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GM : a new combustion technology to reduce GHG emissions

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Khatir Soltani
General Motors is currently working on the development of a combustion engine that burns fuel without using spark plugs and that can drive a vehicle up to 55 mph (about 90 kph). This powerplant's combustion process is similar to that of a diesel engine, but its greenhouse gas (GHG) emissions are on the same levels as traditional gasoline engines.

The new combustion technology, called Homogeneous Charge Compression Ignition, or HCCI, allows a reduction in CO2 emissions without the need to install particle filters, as is the case with diesel engines. It offers up to 15 percent improved fuel efficiency compared to a regular port fuel-injected engine.

GM demonstrated the HCCI combustion process for the first time in two driveable concept vehicles, a 2007 Saturn Aura and Opel Vectra.

The benefit of this technology lies in the fact that the air-fuel mixture ignition is produced by the heat generated by compression. Consequently, the HCCI engine will burn 25 percent less fuel than a regular mill while producing less emissions due to its high compression ratio.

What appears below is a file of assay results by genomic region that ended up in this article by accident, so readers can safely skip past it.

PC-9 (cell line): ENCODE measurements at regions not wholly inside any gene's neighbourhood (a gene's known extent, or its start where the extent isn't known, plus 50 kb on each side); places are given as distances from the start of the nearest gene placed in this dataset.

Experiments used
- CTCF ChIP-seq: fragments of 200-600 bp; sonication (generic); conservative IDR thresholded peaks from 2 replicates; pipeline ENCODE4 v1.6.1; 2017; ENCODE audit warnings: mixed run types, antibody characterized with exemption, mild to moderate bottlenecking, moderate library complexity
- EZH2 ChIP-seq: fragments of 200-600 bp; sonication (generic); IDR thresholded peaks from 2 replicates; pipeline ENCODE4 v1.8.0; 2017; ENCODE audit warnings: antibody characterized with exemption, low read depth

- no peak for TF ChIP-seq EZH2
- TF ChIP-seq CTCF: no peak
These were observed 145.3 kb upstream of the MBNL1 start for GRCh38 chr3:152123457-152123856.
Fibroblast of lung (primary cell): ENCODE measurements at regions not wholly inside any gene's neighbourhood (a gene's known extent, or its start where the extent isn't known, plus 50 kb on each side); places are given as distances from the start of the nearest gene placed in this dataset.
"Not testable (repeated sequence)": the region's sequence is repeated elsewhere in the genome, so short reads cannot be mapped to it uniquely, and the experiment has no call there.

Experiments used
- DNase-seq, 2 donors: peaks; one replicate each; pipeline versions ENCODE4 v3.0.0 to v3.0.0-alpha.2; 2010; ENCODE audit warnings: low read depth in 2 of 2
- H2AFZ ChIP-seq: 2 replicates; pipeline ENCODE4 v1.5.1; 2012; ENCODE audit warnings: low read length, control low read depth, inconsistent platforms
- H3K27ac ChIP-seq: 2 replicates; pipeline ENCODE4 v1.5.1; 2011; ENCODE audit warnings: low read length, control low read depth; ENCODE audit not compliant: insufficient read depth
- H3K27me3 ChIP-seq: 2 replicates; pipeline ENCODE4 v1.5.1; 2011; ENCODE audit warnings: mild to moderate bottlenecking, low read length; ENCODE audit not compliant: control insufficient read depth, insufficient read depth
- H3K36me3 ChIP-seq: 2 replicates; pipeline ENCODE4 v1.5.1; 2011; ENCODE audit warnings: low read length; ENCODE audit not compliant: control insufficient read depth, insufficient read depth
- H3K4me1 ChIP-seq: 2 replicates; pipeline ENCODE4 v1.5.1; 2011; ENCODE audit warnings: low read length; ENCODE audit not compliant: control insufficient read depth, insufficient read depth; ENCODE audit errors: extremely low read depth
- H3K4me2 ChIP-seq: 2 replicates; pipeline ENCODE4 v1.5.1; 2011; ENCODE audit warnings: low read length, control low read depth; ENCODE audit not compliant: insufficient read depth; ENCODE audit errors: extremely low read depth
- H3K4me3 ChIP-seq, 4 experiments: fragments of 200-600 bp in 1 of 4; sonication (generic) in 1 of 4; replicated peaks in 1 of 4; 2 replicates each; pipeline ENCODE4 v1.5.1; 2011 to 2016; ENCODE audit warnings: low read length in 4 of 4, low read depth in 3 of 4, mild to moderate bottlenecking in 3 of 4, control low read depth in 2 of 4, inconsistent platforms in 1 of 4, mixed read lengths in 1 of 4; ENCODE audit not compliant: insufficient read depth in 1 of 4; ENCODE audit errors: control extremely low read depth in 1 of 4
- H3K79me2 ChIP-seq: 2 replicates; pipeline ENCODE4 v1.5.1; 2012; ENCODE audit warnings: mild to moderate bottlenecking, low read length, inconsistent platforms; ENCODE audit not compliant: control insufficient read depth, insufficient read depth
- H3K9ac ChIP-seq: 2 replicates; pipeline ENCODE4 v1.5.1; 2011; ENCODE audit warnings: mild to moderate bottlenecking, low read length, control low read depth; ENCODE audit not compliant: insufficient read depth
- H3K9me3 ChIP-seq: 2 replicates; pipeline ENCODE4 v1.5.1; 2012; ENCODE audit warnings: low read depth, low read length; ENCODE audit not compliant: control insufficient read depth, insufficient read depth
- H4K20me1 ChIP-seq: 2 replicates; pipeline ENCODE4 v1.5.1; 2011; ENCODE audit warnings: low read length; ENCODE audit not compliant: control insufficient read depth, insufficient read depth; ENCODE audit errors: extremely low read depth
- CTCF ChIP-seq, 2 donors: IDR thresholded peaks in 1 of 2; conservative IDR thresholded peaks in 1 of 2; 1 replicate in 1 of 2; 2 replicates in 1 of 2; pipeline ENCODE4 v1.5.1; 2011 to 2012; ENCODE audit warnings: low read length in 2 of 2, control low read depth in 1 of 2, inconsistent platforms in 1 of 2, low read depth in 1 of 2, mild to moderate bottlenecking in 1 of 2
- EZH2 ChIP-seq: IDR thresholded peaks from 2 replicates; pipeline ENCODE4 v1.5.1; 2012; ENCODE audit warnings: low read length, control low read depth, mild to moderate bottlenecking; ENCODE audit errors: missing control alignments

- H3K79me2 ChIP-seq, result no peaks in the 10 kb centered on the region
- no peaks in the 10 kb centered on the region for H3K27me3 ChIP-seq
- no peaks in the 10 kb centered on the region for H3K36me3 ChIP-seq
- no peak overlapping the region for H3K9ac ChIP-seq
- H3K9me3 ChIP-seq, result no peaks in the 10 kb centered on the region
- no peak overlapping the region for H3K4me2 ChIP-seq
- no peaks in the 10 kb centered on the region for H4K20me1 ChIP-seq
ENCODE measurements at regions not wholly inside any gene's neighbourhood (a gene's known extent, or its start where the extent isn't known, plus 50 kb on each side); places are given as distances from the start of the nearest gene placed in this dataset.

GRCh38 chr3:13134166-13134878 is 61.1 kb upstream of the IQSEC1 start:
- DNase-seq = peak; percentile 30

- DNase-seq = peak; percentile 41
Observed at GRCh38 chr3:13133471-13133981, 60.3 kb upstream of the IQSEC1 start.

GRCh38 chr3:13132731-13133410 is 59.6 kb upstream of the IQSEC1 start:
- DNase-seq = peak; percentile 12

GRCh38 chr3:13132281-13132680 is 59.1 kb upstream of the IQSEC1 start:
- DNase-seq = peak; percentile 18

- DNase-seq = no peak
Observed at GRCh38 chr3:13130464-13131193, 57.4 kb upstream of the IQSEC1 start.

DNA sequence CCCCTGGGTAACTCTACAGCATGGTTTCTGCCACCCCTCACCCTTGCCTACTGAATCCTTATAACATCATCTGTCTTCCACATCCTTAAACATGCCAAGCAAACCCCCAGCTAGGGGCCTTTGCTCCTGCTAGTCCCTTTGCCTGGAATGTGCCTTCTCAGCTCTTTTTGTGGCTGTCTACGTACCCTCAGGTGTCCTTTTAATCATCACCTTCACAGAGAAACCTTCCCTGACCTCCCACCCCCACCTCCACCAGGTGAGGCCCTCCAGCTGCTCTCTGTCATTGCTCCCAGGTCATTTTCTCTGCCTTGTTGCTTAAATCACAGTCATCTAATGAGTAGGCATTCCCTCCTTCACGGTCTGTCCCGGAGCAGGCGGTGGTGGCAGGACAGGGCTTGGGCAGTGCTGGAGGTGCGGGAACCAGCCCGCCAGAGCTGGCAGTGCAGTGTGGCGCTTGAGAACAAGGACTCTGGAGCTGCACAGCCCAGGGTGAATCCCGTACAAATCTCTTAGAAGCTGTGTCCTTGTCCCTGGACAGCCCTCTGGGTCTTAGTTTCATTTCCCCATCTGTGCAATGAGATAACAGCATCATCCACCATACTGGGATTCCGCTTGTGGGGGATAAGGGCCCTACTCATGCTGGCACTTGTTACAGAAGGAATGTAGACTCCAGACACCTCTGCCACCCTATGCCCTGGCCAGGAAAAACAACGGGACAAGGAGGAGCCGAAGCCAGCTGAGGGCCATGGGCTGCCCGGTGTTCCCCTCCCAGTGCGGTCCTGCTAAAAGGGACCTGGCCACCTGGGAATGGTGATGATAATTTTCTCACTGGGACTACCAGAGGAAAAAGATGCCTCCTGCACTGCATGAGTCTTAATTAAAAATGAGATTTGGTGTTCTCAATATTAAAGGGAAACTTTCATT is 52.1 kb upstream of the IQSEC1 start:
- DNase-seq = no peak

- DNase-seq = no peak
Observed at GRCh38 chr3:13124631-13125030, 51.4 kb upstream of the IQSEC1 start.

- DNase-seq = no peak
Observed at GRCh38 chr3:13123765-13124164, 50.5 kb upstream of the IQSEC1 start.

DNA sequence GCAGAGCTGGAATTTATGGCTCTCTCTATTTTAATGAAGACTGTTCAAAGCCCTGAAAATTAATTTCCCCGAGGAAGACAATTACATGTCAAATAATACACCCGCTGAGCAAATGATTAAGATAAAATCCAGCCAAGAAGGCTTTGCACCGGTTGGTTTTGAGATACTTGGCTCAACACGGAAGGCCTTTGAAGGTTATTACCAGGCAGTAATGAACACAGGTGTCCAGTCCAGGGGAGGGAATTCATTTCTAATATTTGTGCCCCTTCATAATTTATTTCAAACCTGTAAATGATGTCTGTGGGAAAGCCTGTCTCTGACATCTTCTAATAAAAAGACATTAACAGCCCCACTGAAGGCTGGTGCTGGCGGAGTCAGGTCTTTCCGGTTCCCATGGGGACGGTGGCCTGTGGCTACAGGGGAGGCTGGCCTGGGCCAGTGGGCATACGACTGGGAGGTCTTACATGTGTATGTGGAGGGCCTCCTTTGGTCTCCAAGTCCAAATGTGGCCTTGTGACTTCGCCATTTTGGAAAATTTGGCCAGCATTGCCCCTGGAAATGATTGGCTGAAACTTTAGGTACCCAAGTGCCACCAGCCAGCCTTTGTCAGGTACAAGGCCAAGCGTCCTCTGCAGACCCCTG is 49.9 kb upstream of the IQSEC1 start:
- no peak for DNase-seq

HCCI uses a computer and a pressure sensor. Fuel is directly injected into the cylinder where it mixes with air. The resulting air-fuel combination burns at a lower temperature than in a diesel engine, which helps prevent nitrous oxides forming.

Volkswagen AG and Daimler also work on introducing a similar type of technology.
Khatir Soltani
Khatir Soltani
Automotive expert
  • Over 6 years experience as a car reviewer
  • Over 50 test drives in the last year
  • Involved in discussions with virtually every auto manufacturer in Canada